Scientists are beginning to look into just how tea might affect mood and cognition. Specifically, they’re investigating whether it’s relaxing and alerting effects are a direct biological outcome of the compounds in tea or whether they come from the context in which the drink is consumed — preparing your brew, choosing your favorite cup and sitting down for a brief respite from the world. Or both.
Green and black tea come from the same plant — Camellia sinensis. Green tea, however, is processed in a different way, which results in higher levels of some of the compounds that scientists believe have positive effects on our mental health.
Drinking green tea has been found to improve brain function in healthy people, said Stefan Borgwardt, chair and director of the department of psychiatry and psychotherapy at the University of Lübeck, Germany.
In a 2014 study, he gave green tea extracts equivalent to one or two cups of green tea to 12 healthy volunteers and imaged their brains to analyzechanges in connectivity inside certain brain regions.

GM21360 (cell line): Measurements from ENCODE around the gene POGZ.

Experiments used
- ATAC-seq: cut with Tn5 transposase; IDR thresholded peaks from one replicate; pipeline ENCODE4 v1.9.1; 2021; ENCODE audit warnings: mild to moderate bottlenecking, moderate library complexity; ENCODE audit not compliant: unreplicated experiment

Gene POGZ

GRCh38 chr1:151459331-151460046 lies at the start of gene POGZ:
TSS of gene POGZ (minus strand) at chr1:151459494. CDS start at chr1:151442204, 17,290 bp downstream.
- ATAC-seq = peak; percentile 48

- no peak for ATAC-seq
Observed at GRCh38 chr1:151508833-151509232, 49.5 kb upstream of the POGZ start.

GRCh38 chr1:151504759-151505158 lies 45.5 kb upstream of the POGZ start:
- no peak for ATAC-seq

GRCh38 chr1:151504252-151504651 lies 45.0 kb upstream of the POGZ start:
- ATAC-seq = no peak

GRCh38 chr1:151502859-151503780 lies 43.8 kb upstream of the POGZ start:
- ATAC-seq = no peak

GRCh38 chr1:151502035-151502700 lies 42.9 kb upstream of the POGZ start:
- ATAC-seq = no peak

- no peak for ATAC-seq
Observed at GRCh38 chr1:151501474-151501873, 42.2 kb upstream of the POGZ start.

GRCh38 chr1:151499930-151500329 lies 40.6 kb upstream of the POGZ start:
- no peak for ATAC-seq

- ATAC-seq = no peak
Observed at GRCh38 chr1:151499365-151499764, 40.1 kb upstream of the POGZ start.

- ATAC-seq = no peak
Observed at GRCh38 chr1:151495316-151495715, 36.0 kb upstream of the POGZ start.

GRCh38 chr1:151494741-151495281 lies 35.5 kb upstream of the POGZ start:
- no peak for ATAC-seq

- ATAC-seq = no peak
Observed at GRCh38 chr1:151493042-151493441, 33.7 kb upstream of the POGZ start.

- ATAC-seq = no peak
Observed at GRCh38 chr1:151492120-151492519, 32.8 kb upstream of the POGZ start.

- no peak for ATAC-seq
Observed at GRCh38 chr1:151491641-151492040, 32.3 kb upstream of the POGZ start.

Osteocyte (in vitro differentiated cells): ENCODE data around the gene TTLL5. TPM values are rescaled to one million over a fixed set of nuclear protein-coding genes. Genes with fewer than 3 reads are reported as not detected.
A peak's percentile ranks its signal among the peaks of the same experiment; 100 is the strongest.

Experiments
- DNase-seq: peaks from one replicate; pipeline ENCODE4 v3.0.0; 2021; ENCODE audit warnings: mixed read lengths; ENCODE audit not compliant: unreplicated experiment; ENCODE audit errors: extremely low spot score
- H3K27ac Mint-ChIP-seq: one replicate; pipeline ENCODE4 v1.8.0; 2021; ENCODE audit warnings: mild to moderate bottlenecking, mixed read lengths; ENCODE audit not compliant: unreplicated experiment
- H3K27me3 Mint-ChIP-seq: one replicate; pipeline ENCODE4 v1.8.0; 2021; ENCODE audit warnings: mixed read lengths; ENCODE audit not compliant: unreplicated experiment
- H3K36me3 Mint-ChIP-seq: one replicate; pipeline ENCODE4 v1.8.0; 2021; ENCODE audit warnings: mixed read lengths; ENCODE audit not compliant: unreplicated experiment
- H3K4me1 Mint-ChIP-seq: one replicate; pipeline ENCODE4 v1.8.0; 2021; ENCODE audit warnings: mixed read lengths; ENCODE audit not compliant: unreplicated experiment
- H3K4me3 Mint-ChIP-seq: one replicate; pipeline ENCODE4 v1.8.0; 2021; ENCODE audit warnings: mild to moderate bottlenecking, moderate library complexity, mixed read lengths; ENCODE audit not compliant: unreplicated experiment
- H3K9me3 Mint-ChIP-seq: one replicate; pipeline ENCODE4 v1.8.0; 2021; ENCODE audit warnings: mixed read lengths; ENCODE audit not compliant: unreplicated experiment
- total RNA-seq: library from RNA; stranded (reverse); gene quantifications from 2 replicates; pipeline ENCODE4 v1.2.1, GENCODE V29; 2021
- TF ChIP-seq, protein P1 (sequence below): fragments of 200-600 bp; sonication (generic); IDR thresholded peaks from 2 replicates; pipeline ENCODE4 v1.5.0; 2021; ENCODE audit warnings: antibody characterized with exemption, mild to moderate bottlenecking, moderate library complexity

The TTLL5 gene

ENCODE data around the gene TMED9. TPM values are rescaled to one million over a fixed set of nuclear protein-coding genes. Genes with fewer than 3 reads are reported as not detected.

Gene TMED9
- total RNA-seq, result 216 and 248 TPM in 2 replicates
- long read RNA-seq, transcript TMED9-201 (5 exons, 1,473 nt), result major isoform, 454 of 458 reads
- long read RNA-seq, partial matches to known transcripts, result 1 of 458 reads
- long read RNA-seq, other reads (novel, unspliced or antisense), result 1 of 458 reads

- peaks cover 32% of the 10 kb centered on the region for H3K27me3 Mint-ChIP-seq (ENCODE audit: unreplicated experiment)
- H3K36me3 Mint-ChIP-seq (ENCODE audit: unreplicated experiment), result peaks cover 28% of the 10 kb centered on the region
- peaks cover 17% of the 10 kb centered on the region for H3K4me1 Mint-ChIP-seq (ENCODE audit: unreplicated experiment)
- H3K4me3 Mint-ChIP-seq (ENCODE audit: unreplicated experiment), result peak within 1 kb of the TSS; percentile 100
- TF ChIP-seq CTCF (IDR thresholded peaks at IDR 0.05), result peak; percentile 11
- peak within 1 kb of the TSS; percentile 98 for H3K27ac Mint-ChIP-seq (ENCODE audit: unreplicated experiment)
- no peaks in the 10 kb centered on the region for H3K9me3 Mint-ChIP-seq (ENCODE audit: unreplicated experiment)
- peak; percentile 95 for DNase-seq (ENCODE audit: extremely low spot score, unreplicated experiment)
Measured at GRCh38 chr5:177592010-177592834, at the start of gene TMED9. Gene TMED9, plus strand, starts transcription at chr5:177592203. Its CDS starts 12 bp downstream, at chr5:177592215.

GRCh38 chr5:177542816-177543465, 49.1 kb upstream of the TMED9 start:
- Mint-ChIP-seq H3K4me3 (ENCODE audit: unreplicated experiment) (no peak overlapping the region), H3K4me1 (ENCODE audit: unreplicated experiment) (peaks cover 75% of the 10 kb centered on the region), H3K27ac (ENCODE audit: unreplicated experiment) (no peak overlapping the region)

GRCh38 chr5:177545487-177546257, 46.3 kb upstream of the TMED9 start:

“We noticed an increased connectivity in regions of the brain associated with working memory,” he said via email.
And a 2017 review of more than 100 studies he coauthored found that green tea can impact the brain in three ways: It can influence psychopathological symptoms such as reducing anxiety; cognition by benefiting memory and attention; and brain function, specifically memory.
That review concluded that “it would be desirable” for more Westerners to consume at least 100 milliliters (3.3 fluid ounces) of green tea each day “to protect neurocognitive function.”
However, Borgwardt cautioned that the effects aren’t large, and current evidence is mainly provided by small-scale studies.
What’s less clear is which compounds found in tea are responsible for various improvements in our brain power and whether they work alone or together.
The most important are antioxidants such as epigallocatechin gallate (EGCG), the most abundant, followed byL-theanine, an amino acid found in tea leaves, and caffeine.
Tea also has some benefits for our physical health — it’s linked to a longer life, lower blood pressure and may also have a fat-busting effect.
Gunter Kuhnle, an associate professor at the department of food and nutritional science at the University of Reading in the UK, researches the benefits of flavanols, which are found in tea, cocoa and some fruits.
He said one of the problems of assessing the benefits of tea and its beneficial compounds is that studies reporting effects are usually observational, reliant on subjective self-reporting and the impact of how food is prepared and consumed.